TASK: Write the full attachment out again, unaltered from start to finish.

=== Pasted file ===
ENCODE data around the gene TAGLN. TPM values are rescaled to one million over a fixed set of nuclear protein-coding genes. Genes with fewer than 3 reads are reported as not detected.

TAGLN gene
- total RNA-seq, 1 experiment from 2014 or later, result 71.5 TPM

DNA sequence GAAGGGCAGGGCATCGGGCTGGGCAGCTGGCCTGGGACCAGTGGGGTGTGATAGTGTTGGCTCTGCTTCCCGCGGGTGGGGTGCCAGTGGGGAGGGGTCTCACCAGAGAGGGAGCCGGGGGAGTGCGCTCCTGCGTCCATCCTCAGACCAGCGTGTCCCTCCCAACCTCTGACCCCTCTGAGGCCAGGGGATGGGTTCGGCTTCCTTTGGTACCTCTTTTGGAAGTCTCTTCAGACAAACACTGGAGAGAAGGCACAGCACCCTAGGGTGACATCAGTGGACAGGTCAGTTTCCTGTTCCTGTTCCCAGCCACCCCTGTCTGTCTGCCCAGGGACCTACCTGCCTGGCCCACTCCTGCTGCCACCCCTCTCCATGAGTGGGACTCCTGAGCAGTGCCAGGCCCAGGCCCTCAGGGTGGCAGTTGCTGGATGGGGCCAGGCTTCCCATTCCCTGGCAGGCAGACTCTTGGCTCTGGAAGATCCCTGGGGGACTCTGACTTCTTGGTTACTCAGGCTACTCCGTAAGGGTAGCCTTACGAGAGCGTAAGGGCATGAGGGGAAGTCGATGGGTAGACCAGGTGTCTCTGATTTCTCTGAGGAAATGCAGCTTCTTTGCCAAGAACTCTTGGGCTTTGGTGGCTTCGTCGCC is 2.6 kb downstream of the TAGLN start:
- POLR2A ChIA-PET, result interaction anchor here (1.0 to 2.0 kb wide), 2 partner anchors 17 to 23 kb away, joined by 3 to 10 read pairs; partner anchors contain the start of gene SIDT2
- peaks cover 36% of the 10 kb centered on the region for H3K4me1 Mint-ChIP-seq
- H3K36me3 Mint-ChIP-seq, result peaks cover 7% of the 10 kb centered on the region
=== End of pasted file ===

ENCODE data around the gene TAGLN. TPM values are rescaled to one million over a fixed set of nuclear protein-coding genes. Genes with fewer than 3 reads are reported as not detected.

TAGLN gene
- total RNA-seq, 1 experiment from 2014 or later, result 71.5 TPM

DNA sequence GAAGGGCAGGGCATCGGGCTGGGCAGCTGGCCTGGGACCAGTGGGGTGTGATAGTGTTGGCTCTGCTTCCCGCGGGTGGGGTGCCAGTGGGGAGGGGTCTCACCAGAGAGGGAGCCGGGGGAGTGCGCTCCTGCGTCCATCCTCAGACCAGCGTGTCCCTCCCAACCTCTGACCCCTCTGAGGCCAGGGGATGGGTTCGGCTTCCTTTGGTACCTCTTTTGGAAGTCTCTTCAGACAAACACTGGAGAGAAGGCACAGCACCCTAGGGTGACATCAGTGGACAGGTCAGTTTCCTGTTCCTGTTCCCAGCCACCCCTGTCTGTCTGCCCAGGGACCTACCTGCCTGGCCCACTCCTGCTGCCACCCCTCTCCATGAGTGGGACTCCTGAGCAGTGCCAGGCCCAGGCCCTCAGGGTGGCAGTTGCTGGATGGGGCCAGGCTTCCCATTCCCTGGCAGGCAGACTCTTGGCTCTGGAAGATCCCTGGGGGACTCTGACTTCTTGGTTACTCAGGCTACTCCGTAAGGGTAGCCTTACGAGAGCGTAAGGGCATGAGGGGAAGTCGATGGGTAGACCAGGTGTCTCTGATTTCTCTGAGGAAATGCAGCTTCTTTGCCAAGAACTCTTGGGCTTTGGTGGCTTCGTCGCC is 2.6 kb downstream of the TAGLN start:
- POLR2A ChIA-PET, result interaction anchor here (1.0 to 2.0 kb wide), 2 partner anchors 17 to 23 kb away, joined by 3 to 10 read pairs; partner anchors contain the start of gene SIDT2
- peaks cover 36% of the 10 kb centered on the region for H3K4me1 Mint-ChIP-seq
- H3K36me3 Mint-ChIP-seq, result peaks cover 7% of the 10 kb centered on the region